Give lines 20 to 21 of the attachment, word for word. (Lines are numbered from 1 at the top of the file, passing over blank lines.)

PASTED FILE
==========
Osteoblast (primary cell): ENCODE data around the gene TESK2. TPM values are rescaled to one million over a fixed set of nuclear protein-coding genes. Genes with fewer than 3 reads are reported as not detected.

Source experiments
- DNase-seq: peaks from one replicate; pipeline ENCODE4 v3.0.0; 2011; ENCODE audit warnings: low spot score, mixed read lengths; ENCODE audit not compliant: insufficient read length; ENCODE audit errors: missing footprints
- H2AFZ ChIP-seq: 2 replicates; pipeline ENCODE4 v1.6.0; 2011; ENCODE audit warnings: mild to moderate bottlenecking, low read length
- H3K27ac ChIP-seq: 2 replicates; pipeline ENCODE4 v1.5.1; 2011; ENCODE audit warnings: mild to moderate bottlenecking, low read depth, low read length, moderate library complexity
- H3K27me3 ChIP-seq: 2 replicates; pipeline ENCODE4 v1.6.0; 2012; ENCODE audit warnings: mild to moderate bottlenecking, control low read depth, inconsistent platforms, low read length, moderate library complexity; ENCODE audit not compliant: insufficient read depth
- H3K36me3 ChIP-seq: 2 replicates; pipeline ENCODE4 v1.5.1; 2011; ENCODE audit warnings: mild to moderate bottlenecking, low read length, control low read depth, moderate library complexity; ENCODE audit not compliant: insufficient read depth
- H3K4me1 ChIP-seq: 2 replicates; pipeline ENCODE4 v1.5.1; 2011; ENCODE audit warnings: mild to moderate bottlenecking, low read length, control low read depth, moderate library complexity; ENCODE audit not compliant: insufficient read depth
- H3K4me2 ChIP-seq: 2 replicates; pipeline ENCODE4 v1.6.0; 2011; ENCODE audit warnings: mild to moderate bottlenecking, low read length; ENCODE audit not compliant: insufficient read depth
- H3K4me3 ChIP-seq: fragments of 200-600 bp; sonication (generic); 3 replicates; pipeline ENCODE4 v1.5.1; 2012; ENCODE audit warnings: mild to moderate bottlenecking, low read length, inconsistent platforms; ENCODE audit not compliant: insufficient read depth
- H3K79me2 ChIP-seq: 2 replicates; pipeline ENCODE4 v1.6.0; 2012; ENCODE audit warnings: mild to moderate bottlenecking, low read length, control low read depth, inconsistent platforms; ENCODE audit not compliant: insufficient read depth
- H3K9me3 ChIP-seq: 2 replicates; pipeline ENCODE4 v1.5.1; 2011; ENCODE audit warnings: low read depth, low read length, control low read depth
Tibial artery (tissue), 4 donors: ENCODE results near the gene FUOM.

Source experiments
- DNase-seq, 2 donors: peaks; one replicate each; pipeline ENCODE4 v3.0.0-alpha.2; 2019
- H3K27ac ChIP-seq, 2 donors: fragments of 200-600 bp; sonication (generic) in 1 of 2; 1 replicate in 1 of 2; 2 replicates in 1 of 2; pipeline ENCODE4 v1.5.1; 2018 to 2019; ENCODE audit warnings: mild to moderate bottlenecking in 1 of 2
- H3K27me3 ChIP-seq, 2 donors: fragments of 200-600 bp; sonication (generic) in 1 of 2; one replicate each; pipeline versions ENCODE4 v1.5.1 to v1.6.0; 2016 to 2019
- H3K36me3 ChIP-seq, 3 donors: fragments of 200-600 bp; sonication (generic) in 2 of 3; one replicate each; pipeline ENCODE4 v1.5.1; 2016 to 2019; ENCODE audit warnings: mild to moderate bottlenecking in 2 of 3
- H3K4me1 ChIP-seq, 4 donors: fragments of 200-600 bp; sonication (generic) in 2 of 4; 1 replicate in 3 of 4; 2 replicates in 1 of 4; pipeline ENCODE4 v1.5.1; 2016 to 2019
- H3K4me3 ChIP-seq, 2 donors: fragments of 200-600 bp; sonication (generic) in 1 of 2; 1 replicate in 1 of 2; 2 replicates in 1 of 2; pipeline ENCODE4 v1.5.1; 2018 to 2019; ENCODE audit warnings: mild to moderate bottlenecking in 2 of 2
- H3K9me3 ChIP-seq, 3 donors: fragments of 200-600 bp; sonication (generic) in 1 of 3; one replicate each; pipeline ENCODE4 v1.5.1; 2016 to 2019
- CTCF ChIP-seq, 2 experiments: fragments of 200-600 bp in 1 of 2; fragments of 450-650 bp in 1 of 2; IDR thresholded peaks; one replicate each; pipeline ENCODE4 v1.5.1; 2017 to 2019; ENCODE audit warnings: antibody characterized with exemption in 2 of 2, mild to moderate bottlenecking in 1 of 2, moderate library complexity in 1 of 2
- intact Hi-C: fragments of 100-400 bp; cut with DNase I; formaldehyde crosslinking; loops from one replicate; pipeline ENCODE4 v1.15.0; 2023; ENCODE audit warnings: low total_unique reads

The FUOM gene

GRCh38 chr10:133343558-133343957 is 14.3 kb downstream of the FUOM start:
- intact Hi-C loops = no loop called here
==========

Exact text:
- H3K4me3 ChIP-seq, 2 donors: fragments of 200-600 bp; sonication (generic) in 1 of 2; 1 replicate in 1 of 2; 2 replicates in 1 of 2; pipeline ENCODE4 v1.5.1; 2018 to 2019; ENCODE audit warnings: mild to moderate bottlenecking in 2 of 2
- H3K9me3 ChIP-seq, 3 donors: fragments of 200-600 bp; sonication (generic) in 1 of 3; one replicate each; pipeline ENCODE4 v1.5.1; 2016 to 2019